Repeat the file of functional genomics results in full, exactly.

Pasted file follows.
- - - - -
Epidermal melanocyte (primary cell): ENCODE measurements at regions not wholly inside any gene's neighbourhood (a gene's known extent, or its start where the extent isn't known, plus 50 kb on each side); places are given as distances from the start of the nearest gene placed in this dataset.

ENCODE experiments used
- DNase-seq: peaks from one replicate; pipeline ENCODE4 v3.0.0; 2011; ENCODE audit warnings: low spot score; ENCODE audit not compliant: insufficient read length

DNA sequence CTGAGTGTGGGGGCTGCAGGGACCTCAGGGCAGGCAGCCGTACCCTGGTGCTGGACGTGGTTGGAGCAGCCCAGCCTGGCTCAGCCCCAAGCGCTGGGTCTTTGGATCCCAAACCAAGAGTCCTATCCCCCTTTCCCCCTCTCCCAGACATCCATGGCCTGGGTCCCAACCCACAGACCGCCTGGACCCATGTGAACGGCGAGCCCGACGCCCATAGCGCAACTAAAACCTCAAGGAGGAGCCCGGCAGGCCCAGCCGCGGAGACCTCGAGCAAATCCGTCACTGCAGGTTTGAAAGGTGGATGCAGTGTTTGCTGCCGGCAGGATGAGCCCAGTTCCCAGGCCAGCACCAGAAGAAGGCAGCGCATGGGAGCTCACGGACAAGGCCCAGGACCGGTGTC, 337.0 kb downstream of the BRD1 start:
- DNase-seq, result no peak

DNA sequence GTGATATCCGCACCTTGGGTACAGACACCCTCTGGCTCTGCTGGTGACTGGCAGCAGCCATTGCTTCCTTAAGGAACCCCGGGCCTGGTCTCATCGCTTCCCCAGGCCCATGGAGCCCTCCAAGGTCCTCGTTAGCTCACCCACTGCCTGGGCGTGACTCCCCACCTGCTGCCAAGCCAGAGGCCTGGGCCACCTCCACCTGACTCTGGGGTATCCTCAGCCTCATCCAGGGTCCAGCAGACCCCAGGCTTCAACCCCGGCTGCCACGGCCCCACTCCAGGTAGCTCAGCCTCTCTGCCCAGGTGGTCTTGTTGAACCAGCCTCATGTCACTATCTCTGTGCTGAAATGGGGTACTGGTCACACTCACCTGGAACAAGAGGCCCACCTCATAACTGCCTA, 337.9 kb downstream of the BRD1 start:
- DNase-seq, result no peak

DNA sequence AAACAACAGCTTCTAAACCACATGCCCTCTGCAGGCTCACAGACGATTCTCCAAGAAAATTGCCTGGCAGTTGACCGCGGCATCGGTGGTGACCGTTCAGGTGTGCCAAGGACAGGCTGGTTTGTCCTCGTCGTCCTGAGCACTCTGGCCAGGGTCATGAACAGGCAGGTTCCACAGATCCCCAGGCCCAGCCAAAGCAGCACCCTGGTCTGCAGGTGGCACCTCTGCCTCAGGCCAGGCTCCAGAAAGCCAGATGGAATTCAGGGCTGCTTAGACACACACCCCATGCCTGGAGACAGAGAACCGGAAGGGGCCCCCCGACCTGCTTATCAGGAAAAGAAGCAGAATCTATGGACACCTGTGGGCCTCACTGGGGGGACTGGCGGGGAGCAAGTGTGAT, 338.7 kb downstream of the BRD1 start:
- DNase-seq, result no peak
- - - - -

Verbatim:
Epidermal melanocyte (primary cell): ENCODE measurements at regions not wholly inside any gene's neighbourhood (a gene's known extent, or its start where the extent isn't known, plus 50 kb on each side); places are given as distances from the start of the nearest gene placed in this dataset.

ENCODE experiments used
- DNase-seq: peaks from one replicate; pipeline ENCODE4 v3.0.0; 2011; ENCODE audit warnings: low spot score; ENCODE audit not compliant: insufficient read length

DNA sequence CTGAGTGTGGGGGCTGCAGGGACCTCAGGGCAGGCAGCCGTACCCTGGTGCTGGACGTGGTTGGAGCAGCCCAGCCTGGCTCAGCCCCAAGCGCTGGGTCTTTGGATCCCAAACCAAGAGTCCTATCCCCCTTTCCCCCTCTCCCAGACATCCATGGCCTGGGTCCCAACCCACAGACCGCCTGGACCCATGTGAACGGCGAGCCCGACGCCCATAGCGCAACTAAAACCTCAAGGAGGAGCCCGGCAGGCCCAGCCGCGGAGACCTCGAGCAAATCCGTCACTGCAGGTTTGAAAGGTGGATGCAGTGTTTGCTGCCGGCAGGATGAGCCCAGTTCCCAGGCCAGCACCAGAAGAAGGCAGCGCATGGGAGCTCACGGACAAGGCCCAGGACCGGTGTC, 337.0 kb downstream of the BRD1 start:
- DNase-seq, result no peak

DNA sequence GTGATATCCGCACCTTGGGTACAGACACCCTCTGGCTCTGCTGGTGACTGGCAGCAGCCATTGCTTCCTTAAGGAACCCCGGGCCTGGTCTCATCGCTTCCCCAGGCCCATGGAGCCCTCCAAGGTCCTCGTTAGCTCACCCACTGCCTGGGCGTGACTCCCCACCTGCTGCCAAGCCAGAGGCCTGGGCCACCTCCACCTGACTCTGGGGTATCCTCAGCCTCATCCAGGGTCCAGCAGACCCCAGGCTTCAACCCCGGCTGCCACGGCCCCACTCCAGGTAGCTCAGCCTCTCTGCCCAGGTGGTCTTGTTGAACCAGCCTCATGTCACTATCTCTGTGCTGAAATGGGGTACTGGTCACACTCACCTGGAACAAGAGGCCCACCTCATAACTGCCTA, 337.9 kb downstream of the BRD1 start:
- DNase-seq, result no peak

DNA sequence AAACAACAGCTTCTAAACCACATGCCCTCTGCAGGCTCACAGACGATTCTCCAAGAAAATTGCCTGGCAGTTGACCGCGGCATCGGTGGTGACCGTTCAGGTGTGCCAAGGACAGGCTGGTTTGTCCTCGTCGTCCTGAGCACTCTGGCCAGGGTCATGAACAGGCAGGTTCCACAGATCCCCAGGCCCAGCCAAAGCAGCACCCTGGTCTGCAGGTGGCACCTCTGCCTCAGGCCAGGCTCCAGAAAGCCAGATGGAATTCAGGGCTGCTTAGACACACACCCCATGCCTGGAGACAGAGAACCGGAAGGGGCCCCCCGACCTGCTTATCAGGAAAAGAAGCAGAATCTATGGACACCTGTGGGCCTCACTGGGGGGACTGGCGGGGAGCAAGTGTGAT, 338.7 kb downstream of the BRD1 start:
- DNase-seq, result no peak